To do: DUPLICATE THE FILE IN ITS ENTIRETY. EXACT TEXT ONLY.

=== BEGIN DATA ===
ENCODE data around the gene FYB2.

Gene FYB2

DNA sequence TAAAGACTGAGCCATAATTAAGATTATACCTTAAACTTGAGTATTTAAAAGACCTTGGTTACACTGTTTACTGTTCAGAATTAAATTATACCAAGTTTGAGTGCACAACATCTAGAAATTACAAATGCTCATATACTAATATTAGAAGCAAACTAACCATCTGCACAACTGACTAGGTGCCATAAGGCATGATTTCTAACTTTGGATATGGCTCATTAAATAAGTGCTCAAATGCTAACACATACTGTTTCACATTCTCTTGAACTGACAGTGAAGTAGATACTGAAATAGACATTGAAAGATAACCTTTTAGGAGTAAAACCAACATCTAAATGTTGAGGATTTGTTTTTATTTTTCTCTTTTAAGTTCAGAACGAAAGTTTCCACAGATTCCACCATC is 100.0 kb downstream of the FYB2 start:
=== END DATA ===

ENCODE data around the gene FYB2.

Gene FYB2

DNA sequence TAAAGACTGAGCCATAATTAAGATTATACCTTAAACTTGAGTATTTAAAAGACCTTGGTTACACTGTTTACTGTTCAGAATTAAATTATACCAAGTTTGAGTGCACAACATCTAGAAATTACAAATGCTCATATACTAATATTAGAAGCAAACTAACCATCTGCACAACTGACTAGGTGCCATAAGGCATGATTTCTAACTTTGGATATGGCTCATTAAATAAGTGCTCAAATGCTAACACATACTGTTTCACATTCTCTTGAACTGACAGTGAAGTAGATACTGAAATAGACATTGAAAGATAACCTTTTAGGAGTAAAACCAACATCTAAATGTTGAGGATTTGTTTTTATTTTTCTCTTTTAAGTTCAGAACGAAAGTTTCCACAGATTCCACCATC is 100.0 kb downstream of the FYB2 start: